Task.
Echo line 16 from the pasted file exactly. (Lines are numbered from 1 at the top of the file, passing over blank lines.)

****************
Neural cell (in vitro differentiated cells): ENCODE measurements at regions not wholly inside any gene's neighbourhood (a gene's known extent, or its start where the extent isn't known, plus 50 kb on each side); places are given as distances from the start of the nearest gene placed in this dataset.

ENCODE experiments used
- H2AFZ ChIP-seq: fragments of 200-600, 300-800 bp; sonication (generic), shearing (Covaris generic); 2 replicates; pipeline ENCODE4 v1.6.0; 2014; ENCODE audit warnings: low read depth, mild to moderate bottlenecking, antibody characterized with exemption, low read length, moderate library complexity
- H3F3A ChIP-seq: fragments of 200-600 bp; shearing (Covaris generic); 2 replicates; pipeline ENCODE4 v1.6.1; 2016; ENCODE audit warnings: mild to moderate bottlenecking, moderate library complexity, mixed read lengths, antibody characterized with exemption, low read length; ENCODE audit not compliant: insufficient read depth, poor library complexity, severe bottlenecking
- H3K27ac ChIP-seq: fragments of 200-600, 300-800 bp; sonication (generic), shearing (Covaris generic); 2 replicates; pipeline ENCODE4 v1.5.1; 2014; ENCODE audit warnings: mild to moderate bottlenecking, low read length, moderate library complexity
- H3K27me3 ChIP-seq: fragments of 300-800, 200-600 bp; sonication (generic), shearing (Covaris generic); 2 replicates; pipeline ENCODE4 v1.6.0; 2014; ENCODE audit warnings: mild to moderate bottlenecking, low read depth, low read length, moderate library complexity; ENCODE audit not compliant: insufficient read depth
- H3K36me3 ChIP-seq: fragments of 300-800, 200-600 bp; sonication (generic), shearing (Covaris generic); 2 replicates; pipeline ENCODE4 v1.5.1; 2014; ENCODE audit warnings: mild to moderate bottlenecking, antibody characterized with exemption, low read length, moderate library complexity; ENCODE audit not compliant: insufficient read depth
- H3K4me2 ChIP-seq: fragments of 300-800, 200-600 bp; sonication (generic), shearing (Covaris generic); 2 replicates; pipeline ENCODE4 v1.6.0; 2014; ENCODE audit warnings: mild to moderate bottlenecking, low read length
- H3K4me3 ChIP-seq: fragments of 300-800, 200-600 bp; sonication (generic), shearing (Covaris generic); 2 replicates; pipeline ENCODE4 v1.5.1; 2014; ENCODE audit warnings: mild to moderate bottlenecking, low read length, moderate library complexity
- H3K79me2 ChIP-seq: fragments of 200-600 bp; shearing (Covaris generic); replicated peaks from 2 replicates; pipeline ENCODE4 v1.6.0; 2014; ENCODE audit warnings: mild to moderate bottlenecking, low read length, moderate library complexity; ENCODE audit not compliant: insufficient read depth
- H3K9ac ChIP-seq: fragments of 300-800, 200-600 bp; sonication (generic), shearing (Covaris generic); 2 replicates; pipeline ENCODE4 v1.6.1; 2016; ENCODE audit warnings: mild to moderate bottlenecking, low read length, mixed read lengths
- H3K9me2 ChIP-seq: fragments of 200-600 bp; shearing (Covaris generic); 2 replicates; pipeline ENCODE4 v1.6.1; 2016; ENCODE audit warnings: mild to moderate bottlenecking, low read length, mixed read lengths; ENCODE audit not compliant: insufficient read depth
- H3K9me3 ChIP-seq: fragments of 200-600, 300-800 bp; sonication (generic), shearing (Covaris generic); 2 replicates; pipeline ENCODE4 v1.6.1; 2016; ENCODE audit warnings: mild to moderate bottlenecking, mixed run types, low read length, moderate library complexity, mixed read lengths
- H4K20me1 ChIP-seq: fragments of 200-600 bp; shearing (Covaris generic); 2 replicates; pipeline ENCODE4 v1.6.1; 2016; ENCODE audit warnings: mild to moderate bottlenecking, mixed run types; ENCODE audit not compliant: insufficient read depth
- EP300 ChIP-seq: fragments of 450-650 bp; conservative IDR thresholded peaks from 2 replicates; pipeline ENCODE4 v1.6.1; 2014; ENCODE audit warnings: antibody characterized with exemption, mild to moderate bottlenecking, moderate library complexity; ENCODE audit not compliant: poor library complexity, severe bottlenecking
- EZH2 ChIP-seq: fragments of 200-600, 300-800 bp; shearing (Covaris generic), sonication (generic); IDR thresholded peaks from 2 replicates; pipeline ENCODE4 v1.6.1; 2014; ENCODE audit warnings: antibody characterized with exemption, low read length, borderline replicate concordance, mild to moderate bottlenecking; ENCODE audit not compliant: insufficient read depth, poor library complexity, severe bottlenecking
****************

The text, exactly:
- EZH2 ChIP-seq: fragments of 200-600, 300-800 bp; shearing (Covaris generic), sonication (generic); IDR thresholded peaks from 2 replicates; pipeline ENCODE4 v1.6.1; 2014; ENCODE audit warnings: antibody characterized with exemption, low read length, borderline replicate concordance, mild to moderate bottlenecking; ENCODE audit not compliant: insufficient read depth, poor library complexity, severe bottlenecking